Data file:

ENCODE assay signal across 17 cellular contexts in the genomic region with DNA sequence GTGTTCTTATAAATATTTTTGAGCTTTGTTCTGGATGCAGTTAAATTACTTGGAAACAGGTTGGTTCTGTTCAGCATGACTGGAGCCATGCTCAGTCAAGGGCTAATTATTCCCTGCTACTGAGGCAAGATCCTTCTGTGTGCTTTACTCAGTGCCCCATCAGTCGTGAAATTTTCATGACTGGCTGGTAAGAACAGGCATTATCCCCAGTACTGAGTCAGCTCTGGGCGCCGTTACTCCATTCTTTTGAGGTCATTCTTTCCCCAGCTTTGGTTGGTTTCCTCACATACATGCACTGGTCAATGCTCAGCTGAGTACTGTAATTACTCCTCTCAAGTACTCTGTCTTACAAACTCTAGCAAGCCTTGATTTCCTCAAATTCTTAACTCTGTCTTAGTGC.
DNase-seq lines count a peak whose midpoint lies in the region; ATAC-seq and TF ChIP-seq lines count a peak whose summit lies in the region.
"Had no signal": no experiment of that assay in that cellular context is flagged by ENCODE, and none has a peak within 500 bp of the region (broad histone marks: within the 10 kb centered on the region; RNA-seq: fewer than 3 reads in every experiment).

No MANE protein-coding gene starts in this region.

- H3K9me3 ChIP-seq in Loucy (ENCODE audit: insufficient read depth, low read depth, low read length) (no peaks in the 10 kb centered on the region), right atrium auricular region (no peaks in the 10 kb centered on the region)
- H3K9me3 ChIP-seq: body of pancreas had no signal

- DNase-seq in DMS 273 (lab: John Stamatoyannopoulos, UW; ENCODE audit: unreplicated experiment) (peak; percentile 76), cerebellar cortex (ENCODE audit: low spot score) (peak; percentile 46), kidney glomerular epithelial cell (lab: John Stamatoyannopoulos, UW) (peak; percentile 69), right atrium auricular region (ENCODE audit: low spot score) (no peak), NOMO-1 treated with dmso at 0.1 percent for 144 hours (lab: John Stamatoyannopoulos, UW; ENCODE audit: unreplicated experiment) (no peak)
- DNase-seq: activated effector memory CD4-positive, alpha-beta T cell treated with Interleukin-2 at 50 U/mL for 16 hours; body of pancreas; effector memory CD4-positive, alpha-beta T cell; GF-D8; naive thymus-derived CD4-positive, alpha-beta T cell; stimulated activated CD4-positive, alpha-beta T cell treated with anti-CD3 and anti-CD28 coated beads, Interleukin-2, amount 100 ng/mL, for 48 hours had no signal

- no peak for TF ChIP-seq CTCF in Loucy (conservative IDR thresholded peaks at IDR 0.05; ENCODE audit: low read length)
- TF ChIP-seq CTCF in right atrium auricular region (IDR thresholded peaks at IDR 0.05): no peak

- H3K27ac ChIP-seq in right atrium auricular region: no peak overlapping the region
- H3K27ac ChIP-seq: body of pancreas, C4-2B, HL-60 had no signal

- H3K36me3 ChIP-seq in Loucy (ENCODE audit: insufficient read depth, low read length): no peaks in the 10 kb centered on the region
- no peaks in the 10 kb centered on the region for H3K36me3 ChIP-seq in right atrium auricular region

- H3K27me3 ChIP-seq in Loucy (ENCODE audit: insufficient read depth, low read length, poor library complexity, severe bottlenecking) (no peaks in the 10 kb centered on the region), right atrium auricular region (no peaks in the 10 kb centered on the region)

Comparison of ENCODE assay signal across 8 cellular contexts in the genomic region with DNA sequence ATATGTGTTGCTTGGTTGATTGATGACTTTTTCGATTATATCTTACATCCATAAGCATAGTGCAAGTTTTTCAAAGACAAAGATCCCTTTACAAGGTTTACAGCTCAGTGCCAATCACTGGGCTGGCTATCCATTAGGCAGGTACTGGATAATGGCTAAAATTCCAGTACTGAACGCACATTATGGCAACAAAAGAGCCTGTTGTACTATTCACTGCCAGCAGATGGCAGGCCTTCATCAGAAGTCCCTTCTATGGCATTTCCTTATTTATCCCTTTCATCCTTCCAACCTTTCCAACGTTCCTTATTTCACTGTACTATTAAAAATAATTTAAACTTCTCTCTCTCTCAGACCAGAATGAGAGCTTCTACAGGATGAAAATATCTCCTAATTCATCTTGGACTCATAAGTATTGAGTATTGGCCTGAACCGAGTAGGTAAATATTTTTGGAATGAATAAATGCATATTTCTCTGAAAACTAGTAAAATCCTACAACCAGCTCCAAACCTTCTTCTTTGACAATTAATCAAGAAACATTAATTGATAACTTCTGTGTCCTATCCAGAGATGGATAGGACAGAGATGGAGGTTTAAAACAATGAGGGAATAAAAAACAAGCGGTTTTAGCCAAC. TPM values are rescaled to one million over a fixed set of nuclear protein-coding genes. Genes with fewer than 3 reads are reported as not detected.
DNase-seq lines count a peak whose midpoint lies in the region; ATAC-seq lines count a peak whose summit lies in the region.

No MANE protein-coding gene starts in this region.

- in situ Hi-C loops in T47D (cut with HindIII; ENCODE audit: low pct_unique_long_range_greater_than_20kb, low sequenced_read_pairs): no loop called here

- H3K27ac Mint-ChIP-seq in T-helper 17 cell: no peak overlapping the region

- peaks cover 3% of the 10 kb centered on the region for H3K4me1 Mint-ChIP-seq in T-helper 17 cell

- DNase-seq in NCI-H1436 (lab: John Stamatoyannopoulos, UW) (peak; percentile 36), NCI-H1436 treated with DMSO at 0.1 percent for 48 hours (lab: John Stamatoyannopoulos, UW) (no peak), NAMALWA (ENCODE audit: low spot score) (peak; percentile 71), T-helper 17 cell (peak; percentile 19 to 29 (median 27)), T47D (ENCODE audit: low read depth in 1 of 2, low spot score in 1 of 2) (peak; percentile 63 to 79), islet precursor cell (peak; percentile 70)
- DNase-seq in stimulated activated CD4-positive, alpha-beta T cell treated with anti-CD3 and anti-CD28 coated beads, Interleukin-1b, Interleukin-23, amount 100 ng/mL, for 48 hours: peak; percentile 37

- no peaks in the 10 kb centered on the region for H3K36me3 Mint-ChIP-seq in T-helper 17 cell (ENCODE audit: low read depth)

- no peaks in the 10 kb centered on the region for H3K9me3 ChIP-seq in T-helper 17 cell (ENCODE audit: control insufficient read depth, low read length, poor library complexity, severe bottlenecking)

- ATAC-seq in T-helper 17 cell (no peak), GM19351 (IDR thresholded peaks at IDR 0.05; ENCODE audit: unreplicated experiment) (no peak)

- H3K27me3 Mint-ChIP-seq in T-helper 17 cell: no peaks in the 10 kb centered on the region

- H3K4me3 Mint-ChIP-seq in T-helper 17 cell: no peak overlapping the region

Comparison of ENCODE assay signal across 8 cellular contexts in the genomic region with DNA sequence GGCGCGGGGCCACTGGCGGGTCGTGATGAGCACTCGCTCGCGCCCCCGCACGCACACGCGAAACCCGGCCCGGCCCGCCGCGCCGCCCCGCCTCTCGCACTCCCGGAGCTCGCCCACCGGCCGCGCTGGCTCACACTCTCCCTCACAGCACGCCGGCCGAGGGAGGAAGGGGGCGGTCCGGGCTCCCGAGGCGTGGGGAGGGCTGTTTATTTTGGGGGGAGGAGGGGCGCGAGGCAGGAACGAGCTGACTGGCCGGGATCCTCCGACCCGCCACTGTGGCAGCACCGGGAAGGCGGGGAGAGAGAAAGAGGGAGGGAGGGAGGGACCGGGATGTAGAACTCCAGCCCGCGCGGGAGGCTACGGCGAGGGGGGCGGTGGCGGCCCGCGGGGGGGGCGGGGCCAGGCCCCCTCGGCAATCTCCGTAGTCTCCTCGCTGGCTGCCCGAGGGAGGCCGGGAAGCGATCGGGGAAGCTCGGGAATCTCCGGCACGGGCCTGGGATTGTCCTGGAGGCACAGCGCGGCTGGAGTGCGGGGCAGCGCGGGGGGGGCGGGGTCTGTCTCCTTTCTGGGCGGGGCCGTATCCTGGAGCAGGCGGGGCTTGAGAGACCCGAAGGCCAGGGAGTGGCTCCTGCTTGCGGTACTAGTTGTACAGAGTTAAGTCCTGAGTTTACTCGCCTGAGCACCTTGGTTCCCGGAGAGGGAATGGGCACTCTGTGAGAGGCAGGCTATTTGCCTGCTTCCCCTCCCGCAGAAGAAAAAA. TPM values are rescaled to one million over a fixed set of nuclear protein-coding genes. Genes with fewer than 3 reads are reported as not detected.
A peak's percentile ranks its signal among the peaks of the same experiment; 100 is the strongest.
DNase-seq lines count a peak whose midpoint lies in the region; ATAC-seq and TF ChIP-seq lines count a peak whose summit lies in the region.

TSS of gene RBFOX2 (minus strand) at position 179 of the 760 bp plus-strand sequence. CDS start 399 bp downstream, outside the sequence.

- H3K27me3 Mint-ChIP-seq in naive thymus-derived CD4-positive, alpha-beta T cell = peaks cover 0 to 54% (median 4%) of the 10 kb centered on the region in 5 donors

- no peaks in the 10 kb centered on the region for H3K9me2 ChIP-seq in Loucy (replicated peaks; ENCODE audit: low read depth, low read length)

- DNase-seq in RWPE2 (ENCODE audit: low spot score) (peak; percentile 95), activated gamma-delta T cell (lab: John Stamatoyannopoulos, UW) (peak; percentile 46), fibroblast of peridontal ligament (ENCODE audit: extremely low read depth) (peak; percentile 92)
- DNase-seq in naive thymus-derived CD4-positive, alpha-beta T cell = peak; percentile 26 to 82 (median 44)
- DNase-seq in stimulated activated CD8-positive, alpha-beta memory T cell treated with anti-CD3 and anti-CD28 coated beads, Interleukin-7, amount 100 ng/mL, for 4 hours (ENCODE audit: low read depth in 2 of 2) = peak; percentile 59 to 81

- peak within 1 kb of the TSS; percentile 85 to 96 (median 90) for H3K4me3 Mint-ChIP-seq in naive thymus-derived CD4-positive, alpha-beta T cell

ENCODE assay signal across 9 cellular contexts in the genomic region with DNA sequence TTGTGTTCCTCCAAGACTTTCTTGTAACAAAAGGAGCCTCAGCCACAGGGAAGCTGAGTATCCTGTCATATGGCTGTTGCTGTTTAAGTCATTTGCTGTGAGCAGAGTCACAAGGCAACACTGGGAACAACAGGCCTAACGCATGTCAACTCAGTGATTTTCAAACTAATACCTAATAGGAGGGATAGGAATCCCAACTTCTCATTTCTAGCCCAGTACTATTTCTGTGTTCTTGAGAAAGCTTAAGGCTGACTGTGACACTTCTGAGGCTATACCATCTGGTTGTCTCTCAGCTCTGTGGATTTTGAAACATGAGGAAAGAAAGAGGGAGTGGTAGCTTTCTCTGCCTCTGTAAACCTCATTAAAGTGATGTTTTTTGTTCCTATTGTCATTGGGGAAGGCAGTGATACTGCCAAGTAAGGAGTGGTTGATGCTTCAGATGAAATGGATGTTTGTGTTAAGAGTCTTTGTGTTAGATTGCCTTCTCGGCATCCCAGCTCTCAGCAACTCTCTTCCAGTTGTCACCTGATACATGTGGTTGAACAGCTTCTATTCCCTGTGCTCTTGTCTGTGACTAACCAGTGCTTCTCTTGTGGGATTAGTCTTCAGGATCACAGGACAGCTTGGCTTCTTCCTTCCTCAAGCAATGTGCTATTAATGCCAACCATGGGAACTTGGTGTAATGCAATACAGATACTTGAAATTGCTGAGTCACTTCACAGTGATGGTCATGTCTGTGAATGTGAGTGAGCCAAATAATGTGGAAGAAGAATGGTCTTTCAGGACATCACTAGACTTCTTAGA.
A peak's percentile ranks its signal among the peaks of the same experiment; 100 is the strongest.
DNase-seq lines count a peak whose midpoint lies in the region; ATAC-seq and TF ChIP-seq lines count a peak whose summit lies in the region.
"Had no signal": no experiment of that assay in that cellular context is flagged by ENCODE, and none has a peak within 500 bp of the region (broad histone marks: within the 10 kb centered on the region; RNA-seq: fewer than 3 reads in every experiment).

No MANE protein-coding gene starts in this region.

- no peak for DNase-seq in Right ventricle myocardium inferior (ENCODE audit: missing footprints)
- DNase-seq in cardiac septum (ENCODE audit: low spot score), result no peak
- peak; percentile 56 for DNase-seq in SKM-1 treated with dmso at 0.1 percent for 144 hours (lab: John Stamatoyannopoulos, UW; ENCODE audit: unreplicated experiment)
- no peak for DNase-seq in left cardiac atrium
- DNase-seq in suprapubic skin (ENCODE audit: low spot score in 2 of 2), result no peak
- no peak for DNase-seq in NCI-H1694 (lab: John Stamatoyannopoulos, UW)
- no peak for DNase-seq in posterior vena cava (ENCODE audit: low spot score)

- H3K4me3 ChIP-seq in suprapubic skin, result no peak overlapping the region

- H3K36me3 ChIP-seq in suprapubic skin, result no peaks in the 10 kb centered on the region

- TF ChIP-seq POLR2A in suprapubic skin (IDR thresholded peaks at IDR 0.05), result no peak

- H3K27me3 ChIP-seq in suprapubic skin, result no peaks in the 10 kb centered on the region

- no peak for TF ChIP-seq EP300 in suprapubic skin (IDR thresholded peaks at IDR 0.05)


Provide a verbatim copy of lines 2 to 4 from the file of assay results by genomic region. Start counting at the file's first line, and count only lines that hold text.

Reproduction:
DNase-seq lines count a peak whose midpoint lies in the region; ATAC-seq and TF ChIP-seq lines count a peak whose summit lies in the region.
"Had no signal": no experiment of that assay in that cellular context is flagged by ENCODE, and none has a peak within 500 bp of the region (broad histone marks: within the 10 kb centered on the region; RNA-seq: fewer than 3 reads in every experiment).

No MANE protein-coding gene starts in this region.